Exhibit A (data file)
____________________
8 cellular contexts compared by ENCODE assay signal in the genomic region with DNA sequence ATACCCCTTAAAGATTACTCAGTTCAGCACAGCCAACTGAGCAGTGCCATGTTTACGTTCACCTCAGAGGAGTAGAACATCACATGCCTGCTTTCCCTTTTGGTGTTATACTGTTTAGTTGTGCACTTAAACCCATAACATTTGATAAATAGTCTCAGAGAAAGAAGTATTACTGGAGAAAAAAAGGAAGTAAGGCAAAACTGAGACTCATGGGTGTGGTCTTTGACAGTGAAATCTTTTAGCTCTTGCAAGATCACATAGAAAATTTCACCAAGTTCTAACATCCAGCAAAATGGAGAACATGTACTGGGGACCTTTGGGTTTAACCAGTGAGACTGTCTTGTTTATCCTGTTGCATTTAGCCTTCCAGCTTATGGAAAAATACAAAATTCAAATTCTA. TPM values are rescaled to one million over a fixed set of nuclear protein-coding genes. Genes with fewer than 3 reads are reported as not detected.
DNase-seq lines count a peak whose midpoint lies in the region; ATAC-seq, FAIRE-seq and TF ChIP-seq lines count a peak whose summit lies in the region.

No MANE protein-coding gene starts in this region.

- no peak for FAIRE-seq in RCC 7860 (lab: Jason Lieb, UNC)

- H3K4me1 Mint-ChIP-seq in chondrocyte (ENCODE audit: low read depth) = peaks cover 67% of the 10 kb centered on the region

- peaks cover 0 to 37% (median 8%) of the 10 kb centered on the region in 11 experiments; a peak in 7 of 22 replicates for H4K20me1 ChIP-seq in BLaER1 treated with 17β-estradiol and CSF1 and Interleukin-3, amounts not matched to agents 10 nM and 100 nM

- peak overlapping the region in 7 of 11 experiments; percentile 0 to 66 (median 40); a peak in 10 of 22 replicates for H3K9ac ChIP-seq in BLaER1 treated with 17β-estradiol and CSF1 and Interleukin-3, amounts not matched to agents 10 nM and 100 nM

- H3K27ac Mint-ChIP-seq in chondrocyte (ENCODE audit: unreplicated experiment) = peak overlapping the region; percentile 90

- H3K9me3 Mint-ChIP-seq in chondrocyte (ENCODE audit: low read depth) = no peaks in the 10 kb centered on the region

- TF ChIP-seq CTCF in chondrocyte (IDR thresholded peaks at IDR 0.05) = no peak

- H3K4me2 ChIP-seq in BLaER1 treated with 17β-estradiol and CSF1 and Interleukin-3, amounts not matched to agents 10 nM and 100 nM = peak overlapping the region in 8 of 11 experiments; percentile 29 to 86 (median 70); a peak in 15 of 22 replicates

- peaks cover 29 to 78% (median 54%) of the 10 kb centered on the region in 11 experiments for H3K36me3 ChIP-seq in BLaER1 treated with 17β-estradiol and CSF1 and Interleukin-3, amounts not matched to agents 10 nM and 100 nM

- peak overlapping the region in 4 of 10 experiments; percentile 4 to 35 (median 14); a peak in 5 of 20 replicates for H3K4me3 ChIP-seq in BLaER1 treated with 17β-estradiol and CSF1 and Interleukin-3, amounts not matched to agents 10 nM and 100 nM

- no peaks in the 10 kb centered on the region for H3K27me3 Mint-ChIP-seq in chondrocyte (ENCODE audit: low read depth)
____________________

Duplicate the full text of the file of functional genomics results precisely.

8 cellular contexts compared by ENCODE assay signal in the genomic region with DNA sequence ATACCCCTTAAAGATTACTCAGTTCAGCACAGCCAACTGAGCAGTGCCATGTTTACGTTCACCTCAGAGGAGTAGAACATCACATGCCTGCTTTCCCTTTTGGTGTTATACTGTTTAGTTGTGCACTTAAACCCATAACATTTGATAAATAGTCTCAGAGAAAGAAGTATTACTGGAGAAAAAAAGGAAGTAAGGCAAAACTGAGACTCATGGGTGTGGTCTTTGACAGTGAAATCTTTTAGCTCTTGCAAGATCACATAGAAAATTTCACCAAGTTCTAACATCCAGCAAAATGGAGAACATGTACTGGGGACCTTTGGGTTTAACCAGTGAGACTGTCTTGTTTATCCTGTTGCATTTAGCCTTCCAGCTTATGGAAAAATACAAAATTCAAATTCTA. TPM values are rescaled to one million over a fixed set of nuclear protein-coding genes. Genes with fewer than 3 reads are reported as not detected.
DNase-seq lines count a peak whose midpoint lies in the region; ATAC-seq, FAIRE-seq and TF ChIP-seq lines count a peak whose summit lies in the region.

No MANE protein-coding gene starts in this region.

- no peak for FAIRE-seq in RCC 7860 (lab: Jason Lieb, UNC)

- H3K4me1 Mint-ChIP-seq in chondrocyte (ENCODE audit: low read depth) = peaks cover 67% of the 10 kb centered on the region

- peaks cover 0 to 37% (median 8%) of the 10 kb centered on the region in 11 experiments; a peak in 7 of 22 replicates for H4K20me1 ChIP-seq in BLaER1 treated with 17β-estradiol and CSF1 and Interleukin-3, amounts not matched to agents 10 nM and 100 nM

- peak overlapping the region in 7 of 11 experiments; percentile 0 to 66 (median 40); a peak in 10 of 22 replicates for H3K9ac ChIP-seq in BLaER1 treated with 17β-estradiol and CSF1 and Interleukin-3, amounts not matched to agents 10 nM and 100 nM

- H3K27ac Mint-ChIP-seq in chondrocyte (ENCODE audit: unreplicated experiment) = peak overlapping the region; percentile 90

- H3K9me3 Mint-ChIP-seq in chondrocyte (ENCODE audit: low read depth) = no peaks in the 10 kb centered on the region

- TF ChIP-seq CTCF in chondrocyte (IDR thresholded peaks at IDR 0.05) = no peak

- H3K4me2 ChIP-seq in BLaER1 treated with 17β-estradiol and CSF1 and Interleukin-3, amounts not matched to agents 10 nM and 100 nM = peak overlapping the region in 8 of 11 experiments; percentile 29 to 86 (median 70); a peak in 15 of 22 replicates

- peaks cover 29 to 78% (median 54%) of the 10 kb centered on the region in 11 experiments for H3K36me3 ChIP-seq in BLaER1 treated with 17β-estradiol and CSF1 and Interleukin-3, amounts not matched to agents 10 nM and 100 nM

- peak overlapping the region in 4 of 10 experiments; percentile 4 to 35 (median 14); a peak in 5 of 20 replicates for H3K4me3 ChIP-seq in BLaER1 treated with 17β-estradiol and CSF1 and Interleukin-3, amounts not matched to agents 10 nM and 100 nM

- no peaks in the 10 kb centered on the region for H3K27me3 Mint-ChIP-seq in chondrocyte (ENCODE audit: low read depth)